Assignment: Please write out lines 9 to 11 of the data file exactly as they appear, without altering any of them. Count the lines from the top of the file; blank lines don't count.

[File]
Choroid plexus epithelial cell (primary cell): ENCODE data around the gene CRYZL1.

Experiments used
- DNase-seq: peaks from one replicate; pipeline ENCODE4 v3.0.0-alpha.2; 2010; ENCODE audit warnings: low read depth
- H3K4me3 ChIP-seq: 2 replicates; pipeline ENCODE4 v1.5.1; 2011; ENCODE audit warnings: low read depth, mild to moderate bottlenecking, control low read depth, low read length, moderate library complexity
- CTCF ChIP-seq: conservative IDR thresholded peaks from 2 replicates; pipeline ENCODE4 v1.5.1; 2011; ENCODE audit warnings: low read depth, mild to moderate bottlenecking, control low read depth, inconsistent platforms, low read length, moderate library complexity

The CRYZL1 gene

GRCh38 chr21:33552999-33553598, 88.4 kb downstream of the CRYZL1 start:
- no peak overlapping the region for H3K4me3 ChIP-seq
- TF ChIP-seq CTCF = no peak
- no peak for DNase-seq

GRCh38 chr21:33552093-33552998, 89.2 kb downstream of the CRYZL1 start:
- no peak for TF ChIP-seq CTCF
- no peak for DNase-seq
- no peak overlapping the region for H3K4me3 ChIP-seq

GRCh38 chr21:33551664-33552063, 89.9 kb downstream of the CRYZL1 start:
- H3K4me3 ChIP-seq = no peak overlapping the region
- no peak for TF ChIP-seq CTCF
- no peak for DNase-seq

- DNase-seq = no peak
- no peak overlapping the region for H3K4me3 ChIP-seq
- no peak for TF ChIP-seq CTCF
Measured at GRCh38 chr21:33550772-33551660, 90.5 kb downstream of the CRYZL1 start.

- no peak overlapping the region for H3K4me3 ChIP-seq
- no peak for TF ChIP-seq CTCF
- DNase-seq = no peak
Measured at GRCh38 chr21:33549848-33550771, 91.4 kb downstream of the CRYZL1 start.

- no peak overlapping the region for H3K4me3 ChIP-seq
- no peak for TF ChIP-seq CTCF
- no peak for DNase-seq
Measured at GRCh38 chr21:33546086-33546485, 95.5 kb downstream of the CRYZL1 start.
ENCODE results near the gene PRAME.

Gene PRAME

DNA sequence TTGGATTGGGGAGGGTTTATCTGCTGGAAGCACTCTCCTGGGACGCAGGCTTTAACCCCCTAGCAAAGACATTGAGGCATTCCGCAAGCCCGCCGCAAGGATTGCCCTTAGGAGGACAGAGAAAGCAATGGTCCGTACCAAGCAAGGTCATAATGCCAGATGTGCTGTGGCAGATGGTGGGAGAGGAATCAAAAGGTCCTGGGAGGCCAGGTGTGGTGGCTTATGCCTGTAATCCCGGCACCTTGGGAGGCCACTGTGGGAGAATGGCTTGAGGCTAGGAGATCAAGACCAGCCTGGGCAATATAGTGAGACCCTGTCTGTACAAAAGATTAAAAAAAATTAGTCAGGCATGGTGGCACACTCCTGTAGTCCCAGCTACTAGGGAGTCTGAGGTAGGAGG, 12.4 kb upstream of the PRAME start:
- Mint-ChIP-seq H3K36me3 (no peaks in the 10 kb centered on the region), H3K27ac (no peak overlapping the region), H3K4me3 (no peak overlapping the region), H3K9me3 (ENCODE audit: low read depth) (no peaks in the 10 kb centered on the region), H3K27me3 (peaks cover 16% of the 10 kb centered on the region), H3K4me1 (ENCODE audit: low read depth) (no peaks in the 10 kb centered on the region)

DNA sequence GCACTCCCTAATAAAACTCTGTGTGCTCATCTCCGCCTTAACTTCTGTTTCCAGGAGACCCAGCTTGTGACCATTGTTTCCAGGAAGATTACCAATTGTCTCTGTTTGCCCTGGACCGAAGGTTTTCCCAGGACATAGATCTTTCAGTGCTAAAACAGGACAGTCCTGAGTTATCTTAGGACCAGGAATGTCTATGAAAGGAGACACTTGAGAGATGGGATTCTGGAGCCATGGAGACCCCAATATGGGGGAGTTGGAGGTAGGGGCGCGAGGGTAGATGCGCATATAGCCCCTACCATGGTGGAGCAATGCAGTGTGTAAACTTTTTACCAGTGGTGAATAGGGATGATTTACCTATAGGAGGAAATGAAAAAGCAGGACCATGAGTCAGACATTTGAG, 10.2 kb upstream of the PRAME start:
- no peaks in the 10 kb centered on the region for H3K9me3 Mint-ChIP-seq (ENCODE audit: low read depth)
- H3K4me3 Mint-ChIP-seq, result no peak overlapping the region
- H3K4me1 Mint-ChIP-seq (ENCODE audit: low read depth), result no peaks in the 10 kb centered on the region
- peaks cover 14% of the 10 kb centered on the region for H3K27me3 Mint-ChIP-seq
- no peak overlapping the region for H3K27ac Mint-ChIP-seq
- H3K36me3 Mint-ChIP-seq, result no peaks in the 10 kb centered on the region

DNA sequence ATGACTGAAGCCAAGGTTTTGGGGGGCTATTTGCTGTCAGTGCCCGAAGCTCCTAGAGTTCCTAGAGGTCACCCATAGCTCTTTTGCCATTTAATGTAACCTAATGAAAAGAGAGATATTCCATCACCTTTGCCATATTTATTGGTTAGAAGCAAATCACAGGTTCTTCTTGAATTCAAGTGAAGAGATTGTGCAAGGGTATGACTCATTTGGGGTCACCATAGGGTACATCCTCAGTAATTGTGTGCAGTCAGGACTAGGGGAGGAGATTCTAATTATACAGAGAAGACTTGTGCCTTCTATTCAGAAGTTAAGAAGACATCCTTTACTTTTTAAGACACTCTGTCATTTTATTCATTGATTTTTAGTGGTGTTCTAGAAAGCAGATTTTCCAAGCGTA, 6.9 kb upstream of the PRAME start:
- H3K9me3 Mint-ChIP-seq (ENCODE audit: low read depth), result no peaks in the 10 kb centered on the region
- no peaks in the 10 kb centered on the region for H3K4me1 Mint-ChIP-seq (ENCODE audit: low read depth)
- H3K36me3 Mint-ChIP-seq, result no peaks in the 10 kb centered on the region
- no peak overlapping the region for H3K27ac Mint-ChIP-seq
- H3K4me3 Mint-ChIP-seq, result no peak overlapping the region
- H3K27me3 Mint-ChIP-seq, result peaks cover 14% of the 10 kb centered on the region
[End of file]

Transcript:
- TF ChIP-seq CTCF = no peak
- no peak for DNase-seq

GRCh38 chr21:33552093-33552998, 89.2 kb downstream of the CRYZL1 start: